Global hunger and food security
NewsNotes, November-December 2009
At the end of September the Obama administration released its Global Hunger and Food Security Initiative Consultation document. The document is a work in progress and will continue to be expanded over the coming weeks. More information is available at the State Department website where comments and input from the U.S. and global community are welcomed. The issues and concerns raised in the following article represent aspects that the Maryknoll Office for Global Concerns hopes will be added to the final initiative.
Food security means having a reliable source of food and sufficient resources to purchase it. The administration’s proposal follows a familiar pattern of embracing this definition, but then turning immediately to investment in agricultural productivity as its response. Such investments are needed but the sole focus on agricultural productivity and the default response of supplying inputs (such as high tech seeds and fertilizers) overlooks many of the vulnerabilities that small holder farmers in less industrialized countries face. A U.S. food security initiative should begin with a detailed study of these vulnerabilities and an analysis of how past, seemingly unrelated U.S. policies such as trade and finance policies have played a role in intensifying the factors that make rural producers more vulnerable.
First, agriculture in most less industrialized countries plays a major role in those nations’ economic development. Any U.S. food security plan must therefore make explicit how it seeks to fit into overall country development plans. Poverty is closely related to hunger in both urban and rural communities. In many parts of the world small producers who rely on farms of less than five acres for their food and income make up the majority of those living in poverty and food insecurity. In most African countries, agriculture provides about 70 percent of all employment and is the backbone of the economy; it is the largest contributor to GDP, the biggest source of foreign exchange – and it still accounts for about 40 percent of the continent’s hard currency earnings; and is the main generator of savings and tax revenues.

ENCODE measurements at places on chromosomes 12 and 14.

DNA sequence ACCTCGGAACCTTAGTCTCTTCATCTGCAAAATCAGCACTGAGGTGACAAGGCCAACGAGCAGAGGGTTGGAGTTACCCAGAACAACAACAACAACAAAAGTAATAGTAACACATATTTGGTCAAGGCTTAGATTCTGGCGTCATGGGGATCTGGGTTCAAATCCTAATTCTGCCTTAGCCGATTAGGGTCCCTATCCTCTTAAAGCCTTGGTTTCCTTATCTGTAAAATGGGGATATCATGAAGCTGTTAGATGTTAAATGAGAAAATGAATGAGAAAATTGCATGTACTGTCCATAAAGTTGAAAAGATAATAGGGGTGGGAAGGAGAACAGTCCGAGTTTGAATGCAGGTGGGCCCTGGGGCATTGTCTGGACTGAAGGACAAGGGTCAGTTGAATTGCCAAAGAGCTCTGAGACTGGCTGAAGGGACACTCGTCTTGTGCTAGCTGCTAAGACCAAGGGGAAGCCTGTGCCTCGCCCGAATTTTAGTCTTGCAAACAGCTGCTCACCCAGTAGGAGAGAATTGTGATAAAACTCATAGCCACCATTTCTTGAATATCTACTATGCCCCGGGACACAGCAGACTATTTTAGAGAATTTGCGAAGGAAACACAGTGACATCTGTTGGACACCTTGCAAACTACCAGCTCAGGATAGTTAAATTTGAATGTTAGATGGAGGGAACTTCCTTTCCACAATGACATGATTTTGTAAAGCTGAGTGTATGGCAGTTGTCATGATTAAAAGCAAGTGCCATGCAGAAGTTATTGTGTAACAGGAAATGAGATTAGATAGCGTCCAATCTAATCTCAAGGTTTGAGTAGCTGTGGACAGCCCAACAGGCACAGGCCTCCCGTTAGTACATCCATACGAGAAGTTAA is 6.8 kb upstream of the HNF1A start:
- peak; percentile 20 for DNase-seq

Agricultural development then can be a driver of national development goals. The development of national and regional food production systems which support broad participation of small producers offers an opportunity to reduce significantly both hunger and poverty by improving agricultural productivity and rural incomes. This includes improving the quality of livelihoods in impoverished communities as a necessary strategy in combating hunger and food insecurity.
It is time to turn away from failed national and multilateral agricultural policies and international aid efforts favoring large-scale, capital-intensive industrial export production and invest in the world’s small holder producers. Investments in small-producers in particular drive broadly-shared economic development and poverty reduction in developing countries, increasing rural incomes and purchasing power. With greater prosperity, the consequent higher effective demand for industrial and other goods would induce dynamics that would be a significant source of economic growth in parts of the world where growth would contribute to a better quality of life.
Small holder farmers in less industrialized countries have traditionally been locked into schemes of trading their raw products (especially grain and fiber) in markets that are already flooded with these same products. Development focused planning for the greatest success in rural areas would include plans for training, capacity building and infrastructure designed to empower small holder farmers and rural entrepreneurs to expand value-added processing and marketing so that their agricultural products bring them greater profits.
When it comes to selling their products, small holder farmers are particularly vulnerable at harvest time. It is well known that at the time of harvest, commodity prices drop. Added to this simple factor of supply and demand, unregulated speculation in food and energy commodity futures markets exacerbates regular supply and demand price fluctuations, prompting highly volatile global food prices. The recent steep rise in prices affected families here in the United States and was particularly devastating for impoverished people in rural and urban areas in developing countries. Reinstating regulation in food and energy commodity futures markets is necessary to protect people from being unable to afford the food they need for survival.